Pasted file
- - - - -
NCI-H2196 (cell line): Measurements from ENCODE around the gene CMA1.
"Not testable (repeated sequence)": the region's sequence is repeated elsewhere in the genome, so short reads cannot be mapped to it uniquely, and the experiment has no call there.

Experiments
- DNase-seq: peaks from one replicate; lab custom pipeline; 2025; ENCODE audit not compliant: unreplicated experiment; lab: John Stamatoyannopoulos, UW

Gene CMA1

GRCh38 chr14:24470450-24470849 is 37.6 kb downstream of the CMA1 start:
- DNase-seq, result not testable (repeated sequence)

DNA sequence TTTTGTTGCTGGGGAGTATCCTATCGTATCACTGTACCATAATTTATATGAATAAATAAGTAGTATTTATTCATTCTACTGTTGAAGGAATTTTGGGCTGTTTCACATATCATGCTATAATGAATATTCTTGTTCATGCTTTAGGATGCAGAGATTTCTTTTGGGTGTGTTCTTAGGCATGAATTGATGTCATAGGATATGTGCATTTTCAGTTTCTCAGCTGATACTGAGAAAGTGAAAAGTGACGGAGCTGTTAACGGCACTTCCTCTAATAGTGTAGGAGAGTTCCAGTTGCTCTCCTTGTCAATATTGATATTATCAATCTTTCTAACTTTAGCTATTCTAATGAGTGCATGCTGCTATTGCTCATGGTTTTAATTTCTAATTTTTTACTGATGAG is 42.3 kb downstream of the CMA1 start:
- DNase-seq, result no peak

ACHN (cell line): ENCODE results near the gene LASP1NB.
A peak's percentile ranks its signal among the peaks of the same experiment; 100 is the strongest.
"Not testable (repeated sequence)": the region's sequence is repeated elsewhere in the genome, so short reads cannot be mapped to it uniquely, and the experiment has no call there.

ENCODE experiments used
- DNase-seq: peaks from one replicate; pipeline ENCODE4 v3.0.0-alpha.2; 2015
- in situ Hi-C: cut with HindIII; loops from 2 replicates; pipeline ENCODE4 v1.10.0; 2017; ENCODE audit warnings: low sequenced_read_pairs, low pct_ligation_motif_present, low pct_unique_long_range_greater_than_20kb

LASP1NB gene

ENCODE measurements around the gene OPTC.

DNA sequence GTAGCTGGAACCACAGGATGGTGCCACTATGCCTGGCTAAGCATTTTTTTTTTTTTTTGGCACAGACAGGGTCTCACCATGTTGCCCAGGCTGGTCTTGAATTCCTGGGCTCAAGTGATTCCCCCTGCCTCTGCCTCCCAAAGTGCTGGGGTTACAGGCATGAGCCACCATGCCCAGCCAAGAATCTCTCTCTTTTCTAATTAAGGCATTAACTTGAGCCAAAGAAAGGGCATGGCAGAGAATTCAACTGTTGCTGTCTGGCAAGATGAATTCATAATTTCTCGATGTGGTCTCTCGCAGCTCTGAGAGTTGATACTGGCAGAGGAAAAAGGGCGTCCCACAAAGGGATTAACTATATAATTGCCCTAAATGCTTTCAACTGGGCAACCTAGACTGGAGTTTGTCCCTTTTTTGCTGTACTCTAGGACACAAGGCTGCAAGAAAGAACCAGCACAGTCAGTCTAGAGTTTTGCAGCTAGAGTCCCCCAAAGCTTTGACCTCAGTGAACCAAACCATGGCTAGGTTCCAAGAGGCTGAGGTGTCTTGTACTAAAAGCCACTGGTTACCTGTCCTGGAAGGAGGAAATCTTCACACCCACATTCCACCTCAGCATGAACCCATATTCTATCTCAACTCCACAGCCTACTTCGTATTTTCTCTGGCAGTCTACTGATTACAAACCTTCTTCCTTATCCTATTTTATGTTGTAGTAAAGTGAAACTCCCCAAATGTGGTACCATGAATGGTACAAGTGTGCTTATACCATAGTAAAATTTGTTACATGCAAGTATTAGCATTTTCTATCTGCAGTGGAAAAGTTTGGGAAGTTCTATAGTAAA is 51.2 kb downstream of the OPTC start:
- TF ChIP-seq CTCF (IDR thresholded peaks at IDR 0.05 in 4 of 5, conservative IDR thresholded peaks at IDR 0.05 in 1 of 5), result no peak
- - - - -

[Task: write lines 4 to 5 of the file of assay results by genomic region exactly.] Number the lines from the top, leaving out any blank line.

- DNase-seq: peaks from one replicate; lab custom pipeline; 2025; ENCODE audit not compliant: unreplicated experiment; lab: John Stamatoyannopoulos, UW

Gene CMA1